Thursday, July 26, 2007

Reading about personality trading

Out of the Pits: Traders and Technology from Chicago to London by Caitlin Zaloom provides a good description of the transition from pit trading to electronic trading. It is a crafted story of what I called in my last passage personality trading. You get a true feeling for how many of the firms that have sponsored traders are run and how these individual went about their day. While it brought to life many of the details of trading in Chicago and London, the book was less than satisfactory in providing the details of how decisions are made and how traders dealt with the risk of their positions. It is one thing to tell the reader that traders faced risk and adjusted their personality to deal with it. It is another to describe the sick feeling of holding a position that is going against you and you are at a loss for what to do.

Zaloom, who is a cultural anthropologist, presents this material from the perspective of an academic who was studying a special subculture no different than someone who may have been living with a tribe in Africa. This framework gets in the way of telling the story of traders. Even though she worked in the pits and traded, her lack of finance knowledge or her unwillingness to provide details from this perspective hinders the study. I have always been looking for that combination of insight on the decision process with a description of trader behavior. You have these how-to books that give advice and may provide some stories of trading, all generally positive, yet there is not a book that describes the feeling of trading and what you have to do to get along with the culture of trading. Making generalizations about family ties in Chicago and the Essex man of London does not allow for the variety of personalities that have been supported by the pits and futures markets. There are traits and commonality to traders, but we are still left wondering what motivates some to take these risks. Saying that they are no different than the daredevils of extreme sports seems simplistic.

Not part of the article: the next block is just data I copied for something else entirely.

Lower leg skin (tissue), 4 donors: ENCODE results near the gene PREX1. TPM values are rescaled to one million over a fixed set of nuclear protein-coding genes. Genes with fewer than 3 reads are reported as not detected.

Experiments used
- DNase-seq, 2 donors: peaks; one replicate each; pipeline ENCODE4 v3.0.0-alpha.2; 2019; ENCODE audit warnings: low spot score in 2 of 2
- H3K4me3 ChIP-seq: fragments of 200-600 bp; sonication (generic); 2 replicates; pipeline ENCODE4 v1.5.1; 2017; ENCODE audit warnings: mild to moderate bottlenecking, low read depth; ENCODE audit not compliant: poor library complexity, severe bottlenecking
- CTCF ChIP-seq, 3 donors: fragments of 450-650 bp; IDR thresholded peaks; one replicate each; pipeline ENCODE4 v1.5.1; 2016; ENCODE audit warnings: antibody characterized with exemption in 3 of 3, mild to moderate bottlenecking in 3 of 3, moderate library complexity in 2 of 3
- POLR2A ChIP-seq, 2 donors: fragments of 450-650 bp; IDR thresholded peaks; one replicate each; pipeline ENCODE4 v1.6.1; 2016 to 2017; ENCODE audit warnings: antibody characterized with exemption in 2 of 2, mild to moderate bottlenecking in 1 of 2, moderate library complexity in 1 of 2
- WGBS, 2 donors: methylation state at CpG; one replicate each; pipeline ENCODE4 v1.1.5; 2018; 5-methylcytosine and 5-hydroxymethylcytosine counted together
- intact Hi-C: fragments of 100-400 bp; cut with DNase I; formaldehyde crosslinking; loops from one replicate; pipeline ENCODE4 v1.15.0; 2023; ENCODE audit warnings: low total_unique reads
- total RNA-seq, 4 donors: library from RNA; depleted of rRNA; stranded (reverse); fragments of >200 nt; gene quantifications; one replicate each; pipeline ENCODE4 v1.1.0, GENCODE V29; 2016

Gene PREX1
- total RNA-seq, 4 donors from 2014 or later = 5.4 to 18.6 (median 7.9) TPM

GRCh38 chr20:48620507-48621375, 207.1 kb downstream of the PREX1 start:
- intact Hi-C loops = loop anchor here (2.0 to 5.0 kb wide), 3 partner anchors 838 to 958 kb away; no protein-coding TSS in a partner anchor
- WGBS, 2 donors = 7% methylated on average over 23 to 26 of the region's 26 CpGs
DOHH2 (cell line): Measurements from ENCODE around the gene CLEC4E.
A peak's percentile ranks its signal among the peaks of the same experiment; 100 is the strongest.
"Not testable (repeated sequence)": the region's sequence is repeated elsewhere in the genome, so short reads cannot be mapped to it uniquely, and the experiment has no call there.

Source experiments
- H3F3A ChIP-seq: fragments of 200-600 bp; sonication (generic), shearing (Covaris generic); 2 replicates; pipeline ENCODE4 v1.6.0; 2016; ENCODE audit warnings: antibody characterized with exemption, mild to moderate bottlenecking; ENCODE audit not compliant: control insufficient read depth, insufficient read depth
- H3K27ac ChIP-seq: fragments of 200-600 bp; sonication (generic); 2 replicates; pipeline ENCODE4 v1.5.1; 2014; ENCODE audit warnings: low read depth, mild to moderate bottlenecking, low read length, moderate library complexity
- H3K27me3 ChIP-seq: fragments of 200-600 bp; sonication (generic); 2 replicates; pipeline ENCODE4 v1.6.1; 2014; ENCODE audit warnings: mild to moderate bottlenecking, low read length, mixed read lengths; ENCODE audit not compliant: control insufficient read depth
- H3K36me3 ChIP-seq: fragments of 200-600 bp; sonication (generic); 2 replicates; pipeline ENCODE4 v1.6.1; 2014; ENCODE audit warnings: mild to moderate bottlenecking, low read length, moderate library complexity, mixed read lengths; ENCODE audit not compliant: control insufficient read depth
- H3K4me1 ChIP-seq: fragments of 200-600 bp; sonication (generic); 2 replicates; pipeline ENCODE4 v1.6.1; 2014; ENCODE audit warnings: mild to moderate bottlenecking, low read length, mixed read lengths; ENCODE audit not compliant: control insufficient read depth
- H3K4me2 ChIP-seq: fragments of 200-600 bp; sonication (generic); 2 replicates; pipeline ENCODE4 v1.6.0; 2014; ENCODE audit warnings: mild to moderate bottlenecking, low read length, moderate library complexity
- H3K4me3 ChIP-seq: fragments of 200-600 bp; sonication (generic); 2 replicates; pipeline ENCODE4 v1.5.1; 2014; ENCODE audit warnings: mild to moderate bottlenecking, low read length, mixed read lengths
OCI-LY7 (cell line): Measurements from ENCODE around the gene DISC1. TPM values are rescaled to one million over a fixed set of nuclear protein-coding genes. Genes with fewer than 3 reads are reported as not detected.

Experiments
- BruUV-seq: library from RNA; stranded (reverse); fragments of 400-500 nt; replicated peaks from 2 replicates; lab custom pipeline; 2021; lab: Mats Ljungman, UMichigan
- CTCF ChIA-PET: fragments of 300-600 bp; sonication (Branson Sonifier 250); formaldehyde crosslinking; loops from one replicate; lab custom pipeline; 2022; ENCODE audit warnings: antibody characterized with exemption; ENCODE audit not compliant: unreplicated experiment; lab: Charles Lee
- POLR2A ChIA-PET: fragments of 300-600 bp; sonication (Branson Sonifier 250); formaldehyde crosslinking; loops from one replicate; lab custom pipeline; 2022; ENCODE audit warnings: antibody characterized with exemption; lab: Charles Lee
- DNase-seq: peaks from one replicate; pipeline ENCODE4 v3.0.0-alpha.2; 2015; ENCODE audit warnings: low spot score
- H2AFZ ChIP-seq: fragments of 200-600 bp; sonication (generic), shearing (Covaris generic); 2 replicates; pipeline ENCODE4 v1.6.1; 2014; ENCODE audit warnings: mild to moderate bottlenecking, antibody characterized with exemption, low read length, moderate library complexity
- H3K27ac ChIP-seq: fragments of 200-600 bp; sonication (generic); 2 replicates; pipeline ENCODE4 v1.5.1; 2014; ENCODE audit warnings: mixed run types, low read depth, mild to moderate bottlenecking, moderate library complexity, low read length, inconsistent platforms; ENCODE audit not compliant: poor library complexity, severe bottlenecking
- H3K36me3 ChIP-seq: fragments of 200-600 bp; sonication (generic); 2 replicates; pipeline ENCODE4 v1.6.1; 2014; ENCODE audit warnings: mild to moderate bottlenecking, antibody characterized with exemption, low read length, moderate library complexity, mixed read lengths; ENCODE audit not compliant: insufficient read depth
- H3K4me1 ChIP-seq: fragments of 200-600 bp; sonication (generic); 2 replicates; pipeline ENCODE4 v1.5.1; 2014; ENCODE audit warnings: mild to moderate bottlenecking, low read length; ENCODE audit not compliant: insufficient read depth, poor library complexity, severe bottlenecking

We will have to wait for another book on the topic to provide us the insight of how decisions were made and how personalities drove the profits for this business. This better be done soon because more of the traders in the pits are scattering in different directional soon we will only have a class of electronic traders.

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